Maker Video

Back in class, this year CEP811, and working on my first assignment: talk about what “Maker” means to you, and do not leave it until the last moment! Fortunately, I took the advice, and started early, which was good because things did not go as planned.

I wanted to talk about what the maker movement means for me as an educator. How do I incorporate these ideas into my classroom. How can I be a part of the maker movement? Like my students, I want to know how my classes will apply to my real life. As fascinating as I found some of the information about makers and making, if it isn’t applicable, I’m wasting my time. Pondering the videos and readings, I realized that teachers have always been a part of the maker movement. It can be more difficult to incorporate at the high school level where I teach, especially in core classes, but becomes a vital tool of engagement at those levels. Students love to create and express themselves, teachers just need to tap into to that more in the assignments and projects they create.

I had my idea. It was time to start the video compilation, and that was where I ran into trouble. The editor, WeVideo, was not the problem. It was pretty easy to use, after watching a couple tutorial videos and playing around with it a bit. It was finding videos with the proper Creative Commons license that was most difficult. I started with the Library of Congress, whose videos are free to use and repurpose. It is a wonderful resource, but I wanted to include some more modern videos. I searched through the Prelinger Archives and found some really fascinating videos in there. (I lost some time to distraction…) Neither of these resources had quite what I was looking to use for my video, so I moved on to Vimeo. I have never been so frustrated with a resource. I needed to sign up for the service, and then I still could not get their search feature to work within the Creative Commons section. I browsed for hours through videos I could not sort, looking for what I wanted. When I finally found it, I could not figure out how to download it. I Googled, I played around with it, but I could not download videos from Vimeo. I took a break and read the blogs of some of my fellow students, watching their videos for inspiration. Lauren said she had the most success with Google Advanced Search, so I tried that. Success at last!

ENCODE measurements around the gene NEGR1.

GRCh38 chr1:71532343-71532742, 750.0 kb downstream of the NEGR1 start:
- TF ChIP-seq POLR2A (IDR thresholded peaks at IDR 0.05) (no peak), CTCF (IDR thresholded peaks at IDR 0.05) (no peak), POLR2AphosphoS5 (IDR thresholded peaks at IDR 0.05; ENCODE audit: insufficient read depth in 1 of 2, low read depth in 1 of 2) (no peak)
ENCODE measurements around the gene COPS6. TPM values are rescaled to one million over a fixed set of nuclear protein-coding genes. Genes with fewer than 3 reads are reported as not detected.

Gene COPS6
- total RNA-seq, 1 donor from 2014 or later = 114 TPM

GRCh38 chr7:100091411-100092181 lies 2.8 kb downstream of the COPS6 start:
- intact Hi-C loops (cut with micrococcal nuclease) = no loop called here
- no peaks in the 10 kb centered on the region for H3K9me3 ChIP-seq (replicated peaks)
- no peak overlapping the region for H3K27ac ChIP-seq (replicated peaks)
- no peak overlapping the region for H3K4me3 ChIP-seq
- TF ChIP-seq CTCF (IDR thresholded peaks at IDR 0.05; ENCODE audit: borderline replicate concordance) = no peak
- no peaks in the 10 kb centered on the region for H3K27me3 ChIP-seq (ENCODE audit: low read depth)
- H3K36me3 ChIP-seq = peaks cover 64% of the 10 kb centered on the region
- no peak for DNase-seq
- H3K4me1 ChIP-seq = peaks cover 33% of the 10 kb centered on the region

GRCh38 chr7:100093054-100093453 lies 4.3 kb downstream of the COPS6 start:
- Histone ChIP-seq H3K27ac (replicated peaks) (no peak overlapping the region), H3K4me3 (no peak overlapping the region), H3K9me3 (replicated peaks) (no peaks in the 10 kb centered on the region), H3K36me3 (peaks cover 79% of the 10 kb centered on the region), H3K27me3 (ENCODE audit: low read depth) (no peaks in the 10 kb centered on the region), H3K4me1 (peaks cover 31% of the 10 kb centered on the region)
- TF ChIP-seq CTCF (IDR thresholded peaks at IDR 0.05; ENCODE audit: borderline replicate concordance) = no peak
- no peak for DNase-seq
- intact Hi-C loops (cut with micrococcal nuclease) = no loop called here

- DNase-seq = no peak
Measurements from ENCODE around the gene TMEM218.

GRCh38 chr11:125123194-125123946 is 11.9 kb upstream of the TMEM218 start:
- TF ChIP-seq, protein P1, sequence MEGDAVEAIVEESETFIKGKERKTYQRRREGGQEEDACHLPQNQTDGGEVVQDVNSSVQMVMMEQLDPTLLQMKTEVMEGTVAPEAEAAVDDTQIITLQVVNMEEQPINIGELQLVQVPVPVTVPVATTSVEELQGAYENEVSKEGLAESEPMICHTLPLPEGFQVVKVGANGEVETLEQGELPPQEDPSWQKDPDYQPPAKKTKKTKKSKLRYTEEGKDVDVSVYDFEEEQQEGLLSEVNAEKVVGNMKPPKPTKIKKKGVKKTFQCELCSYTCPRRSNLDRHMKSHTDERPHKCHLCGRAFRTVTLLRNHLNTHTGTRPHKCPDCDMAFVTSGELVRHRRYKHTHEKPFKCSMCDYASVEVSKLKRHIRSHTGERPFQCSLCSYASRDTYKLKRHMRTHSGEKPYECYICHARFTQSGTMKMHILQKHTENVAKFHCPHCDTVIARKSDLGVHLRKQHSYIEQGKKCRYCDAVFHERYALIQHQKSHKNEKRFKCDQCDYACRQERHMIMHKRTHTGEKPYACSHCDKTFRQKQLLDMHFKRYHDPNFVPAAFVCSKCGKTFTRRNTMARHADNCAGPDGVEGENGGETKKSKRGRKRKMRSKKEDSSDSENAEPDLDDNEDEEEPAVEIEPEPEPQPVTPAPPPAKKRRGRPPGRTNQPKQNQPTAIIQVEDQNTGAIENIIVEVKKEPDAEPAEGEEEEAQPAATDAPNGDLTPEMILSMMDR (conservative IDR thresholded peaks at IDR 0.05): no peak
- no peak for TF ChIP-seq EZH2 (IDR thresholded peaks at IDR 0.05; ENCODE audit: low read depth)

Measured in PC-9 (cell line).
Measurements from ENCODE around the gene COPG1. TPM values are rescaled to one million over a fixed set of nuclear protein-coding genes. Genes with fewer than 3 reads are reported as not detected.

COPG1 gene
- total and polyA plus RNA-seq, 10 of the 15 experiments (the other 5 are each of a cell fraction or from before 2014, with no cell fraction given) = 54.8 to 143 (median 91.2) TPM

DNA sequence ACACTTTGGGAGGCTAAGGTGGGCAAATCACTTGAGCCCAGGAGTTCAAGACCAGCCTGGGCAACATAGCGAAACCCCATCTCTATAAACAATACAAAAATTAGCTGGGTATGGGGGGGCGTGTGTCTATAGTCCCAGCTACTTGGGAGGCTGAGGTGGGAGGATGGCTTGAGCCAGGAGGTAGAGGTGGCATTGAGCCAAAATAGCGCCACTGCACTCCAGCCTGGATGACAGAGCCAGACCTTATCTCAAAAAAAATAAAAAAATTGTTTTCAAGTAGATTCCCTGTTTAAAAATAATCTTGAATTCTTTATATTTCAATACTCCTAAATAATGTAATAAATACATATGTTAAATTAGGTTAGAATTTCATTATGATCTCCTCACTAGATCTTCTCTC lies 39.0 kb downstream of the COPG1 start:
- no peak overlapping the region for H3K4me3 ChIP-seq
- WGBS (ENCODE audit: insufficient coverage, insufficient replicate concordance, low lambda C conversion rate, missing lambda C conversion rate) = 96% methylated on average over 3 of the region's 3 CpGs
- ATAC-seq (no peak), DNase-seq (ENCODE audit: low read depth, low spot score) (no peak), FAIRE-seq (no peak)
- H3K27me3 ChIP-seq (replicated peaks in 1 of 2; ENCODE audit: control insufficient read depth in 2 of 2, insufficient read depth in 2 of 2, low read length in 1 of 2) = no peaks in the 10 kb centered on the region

My finished product is below:

Some takeaways from this assignment:

  1. Making your own videos from scratch is much easier than remixing existing videos.
  2. When the assignment says give yourself extra time, they really mean it.
  3. The time constraint on the video was surprisingly difficult to maintain.
  4. This assignment was very interesting, in the way that a teacher could themselves employ a similar type of project to enhance/elicit student understanding.


Dougherty, D. (Actor). (2011). We are makers [Online video]. Retrieved from

Video Resources:

Bitzer, G. W., American Mutoscope And Biograph Company & Paper Print Collection. (1904) Taping coils, Westinghouse works. United States: American Mutoscope and Biograph Company. [Video] Retrieved from the Library of Congress, July 2018,
City of New York, Board of Education, Bureau of Audiovisual Instruction, Film Production Unit. (1964) Education for Excellence. [Video] Retrieved from Prelinger Archives, July 2018,
So, You’re Going to High School. (c. 1950s) [Video] Retrieved from Prelinger Archives, July 2018,
University of Texas at Austin, Department of French and Italian. Graduate student instructor: Jason Brazeal. CC-BY. Retreived from University of Texas, July 2018,
Screen-capture, 2018. Elena Plenda, using Snag-it.
NLP Final Video, 2017. Elena Plenda.
Chemistry Behind the Magic: Indicators. Retrieved from MIT Open Courseware, July 2018,
Dance video, 2018. Elena Plenda. Choreography: Lisa Hovey.
3D printer photo: John Abella. Retrieved July 2018 from flickr,
Music: Serum, by Square a Saw. Retrieved July 2018 from